Trainspotting and the depiction of women

There are few people who are not aware of the buzz that is surrounding the filming of the Trainspotting sequel (styled T2: Trainspotting 2). The film will be based upon Irvine Welsh’s sequel, Porno, which was released to mixed reviews in 2002. Speaking as a member of the generation who was still in nappies when everyone’s favourite degenerates first hit the big screen, I am beyond excited. With this has come a renewed interest in the Trainspotting series (which is now made up of Trainspotting, Porno and Skagboys- in order of publication).

I have been a fan of Welsh for years, and his unapologetic depictions of the more unfavourable aspects of our society was one of the reasons I took a degree in English Lit. Although I was surprised to learn in a group conversation one day, and from some criticism online, that there is a rise in the number of women developing an issue with the depiction of their sex in the Trainspotting series. There are those who feel that Welsh has yet to create a female character who is an example of the better nature of the female sex. This begs the question, why exactly are women supposed to be given special treatment in the series?

The fact of the matter is that most of the characters are not well endowed with a list of attributes as long as Begbie’s hit list; it is not just women who are depicted badly in Welsh’s world. The characters are so well loved because they are startlingly real; they have flaws, make poor decisions and seldom learn from their mistakes. Admittedly, some of the more horrific mistakes are from the women. Alison’s response to finding her child dead from neglect is something which few people did not feel disgust at. However the fictionalised baby Dawn represents numerous children who were neglected by their drug addicted parents; it is not as if we have never heard such stories in the news before. Welsh should not be accused by some of having misogynistic tendencies, for writing about a real issue.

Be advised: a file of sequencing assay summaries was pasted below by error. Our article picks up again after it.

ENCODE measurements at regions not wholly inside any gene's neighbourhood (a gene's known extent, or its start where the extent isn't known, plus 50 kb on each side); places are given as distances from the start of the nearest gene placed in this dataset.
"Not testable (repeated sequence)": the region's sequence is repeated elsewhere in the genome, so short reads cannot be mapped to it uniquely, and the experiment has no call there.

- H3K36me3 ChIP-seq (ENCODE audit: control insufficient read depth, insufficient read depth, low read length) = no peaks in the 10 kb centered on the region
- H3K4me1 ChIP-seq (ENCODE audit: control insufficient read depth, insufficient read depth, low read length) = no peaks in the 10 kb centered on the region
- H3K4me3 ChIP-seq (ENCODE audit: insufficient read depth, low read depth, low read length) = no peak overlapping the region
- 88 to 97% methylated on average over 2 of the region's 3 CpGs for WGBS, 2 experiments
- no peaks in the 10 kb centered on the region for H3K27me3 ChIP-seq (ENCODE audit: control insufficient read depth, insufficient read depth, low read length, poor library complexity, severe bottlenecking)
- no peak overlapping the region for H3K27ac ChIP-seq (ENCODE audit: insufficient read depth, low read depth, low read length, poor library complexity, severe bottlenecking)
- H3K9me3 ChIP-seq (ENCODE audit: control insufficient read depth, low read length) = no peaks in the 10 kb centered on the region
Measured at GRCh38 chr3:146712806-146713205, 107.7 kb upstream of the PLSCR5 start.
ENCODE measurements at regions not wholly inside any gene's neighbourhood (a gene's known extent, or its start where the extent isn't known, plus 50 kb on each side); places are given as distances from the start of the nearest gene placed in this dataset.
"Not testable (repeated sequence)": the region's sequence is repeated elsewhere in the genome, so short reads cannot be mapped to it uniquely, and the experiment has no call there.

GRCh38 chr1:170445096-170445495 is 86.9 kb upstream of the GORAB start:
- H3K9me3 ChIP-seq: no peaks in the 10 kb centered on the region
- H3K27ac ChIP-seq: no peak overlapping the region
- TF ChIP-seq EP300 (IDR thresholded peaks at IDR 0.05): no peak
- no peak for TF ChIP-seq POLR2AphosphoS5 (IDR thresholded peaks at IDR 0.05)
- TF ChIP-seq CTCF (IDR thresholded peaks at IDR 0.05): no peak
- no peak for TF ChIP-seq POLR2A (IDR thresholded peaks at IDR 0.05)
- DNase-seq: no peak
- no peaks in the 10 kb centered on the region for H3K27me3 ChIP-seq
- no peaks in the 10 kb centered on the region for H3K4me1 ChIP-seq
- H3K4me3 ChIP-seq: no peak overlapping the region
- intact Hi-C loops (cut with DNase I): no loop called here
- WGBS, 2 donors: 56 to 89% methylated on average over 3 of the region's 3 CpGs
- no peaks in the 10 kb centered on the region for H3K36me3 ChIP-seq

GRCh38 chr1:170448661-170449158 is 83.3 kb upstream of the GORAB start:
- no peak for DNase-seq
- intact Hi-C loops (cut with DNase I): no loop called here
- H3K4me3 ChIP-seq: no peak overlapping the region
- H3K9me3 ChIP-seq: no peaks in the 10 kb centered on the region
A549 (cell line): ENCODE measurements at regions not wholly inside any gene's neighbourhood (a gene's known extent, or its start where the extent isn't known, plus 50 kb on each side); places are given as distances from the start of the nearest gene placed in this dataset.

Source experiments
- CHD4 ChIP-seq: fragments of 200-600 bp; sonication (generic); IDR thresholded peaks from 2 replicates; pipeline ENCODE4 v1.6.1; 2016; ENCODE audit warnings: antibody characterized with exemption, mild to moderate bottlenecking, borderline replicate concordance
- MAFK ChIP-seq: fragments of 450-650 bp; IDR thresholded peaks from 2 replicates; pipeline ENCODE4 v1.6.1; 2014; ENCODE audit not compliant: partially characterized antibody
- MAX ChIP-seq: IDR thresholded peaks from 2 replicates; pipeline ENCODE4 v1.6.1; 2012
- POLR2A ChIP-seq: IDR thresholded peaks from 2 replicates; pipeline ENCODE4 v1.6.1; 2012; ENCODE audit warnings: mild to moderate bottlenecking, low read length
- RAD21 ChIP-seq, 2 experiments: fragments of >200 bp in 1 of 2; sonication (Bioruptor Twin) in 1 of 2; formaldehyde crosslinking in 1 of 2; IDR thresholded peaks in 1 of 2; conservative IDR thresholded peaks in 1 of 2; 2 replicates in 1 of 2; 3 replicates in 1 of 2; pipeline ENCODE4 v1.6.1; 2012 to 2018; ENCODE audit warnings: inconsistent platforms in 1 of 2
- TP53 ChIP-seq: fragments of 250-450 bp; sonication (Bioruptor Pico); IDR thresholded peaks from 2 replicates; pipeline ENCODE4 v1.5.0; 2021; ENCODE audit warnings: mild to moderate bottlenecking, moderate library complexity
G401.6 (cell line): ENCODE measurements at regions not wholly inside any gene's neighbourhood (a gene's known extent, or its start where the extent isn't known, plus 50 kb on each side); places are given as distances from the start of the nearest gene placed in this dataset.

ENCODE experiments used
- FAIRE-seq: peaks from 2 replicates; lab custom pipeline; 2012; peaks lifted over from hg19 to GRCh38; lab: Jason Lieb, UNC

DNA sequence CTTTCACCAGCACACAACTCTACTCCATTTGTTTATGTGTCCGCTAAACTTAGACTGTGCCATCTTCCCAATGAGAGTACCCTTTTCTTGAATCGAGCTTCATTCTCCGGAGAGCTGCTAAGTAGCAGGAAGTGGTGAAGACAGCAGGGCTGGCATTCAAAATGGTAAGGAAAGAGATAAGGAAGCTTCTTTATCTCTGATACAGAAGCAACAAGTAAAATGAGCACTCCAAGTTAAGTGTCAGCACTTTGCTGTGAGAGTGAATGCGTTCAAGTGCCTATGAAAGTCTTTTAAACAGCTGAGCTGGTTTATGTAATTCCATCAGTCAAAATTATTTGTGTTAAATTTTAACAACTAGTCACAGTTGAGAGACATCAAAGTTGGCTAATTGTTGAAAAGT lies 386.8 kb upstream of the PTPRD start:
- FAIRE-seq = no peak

For those who are familiar with Porno, when considering women one particular scene will inevitably spring to mind; involving the degradation of an inebriated woman. It is beyond gut churning, but to me this is still not grounds to label Welsh as being unsympathetic towards women. Very few people will go through life and not see a person who has had far too much to drink humiliate themselves; likewise, very few will have seen a woman in that state treated in the depraved manner which Welsh depicts in that particularly harrowing scene. However, people need to remember the fact that a depiction of women which is negative or unsympathetic does not automatically translate to misogyny.  Welsh sheds light on the underworld of modern society, and he has never held back when doing this.

Although Porno involved one of the most grotesque moments in Welsh’s literary career, it also introduced one of his most endearing characters. Nikki Fuller Smith is given a voice and a perspective; she is intelligent, hilarious and more than a match for any of the men who Welsh has created over an extensive career. Yes, she is a sex worker- but the perspective of a naïve prude would hardly be of interest to those who are attracted to Welsh’s work. Personally, I hope that Welsh continues his tirade of unapologetic realism, he is a reminder that not all art has to be aesthetically pleasing.

 

 

 

 

 

 

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